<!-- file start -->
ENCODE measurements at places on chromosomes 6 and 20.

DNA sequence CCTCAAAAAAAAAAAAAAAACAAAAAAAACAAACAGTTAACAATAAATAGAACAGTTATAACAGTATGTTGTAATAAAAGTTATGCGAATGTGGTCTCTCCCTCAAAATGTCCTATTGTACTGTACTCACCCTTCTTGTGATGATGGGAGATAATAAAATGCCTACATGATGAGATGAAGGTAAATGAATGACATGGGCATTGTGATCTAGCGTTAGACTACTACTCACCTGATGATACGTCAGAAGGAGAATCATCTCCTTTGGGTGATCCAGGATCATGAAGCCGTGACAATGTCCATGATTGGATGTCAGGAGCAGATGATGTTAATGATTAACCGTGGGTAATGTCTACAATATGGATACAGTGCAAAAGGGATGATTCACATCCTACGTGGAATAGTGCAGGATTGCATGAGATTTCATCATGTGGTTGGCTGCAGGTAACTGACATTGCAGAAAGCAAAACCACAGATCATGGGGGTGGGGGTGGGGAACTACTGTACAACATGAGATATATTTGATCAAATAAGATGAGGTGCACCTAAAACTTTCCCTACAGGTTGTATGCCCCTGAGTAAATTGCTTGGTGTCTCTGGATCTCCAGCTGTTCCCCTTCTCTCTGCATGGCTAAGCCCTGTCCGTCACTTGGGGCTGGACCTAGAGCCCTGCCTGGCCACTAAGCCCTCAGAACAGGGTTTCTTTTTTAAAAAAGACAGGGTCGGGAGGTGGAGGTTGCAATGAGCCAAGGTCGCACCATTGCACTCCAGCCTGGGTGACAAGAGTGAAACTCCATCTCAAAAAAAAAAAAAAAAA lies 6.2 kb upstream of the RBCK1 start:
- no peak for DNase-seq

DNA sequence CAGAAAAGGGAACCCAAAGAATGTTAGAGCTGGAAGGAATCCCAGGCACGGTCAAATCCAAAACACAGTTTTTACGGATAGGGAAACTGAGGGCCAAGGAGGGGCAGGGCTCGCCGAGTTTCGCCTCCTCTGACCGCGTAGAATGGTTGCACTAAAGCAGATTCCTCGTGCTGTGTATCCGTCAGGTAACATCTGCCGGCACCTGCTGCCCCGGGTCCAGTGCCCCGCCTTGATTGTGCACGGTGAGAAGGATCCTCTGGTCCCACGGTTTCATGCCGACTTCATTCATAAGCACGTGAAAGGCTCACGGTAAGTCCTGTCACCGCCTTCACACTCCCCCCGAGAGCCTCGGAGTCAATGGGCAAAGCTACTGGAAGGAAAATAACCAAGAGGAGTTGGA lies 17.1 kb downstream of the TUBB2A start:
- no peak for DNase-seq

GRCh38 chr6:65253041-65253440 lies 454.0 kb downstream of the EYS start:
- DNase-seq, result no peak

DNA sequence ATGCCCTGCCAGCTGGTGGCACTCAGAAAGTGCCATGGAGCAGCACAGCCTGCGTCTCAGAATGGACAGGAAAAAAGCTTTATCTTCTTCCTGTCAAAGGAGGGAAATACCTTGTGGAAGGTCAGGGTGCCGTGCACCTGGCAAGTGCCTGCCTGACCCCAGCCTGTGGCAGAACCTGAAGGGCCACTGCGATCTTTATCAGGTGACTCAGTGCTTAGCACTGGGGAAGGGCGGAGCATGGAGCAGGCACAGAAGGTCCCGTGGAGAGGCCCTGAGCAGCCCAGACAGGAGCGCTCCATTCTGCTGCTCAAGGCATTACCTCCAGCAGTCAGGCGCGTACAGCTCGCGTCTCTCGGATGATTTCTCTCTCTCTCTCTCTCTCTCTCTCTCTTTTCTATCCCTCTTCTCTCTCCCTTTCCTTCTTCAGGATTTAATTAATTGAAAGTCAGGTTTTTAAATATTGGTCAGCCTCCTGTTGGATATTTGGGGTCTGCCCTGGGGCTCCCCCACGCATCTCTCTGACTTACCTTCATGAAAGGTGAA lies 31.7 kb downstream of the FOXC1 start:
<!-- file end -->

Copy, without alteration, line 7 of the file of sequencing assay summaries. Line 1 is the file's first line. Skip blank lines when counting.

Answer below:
- DNase-seq, result no peak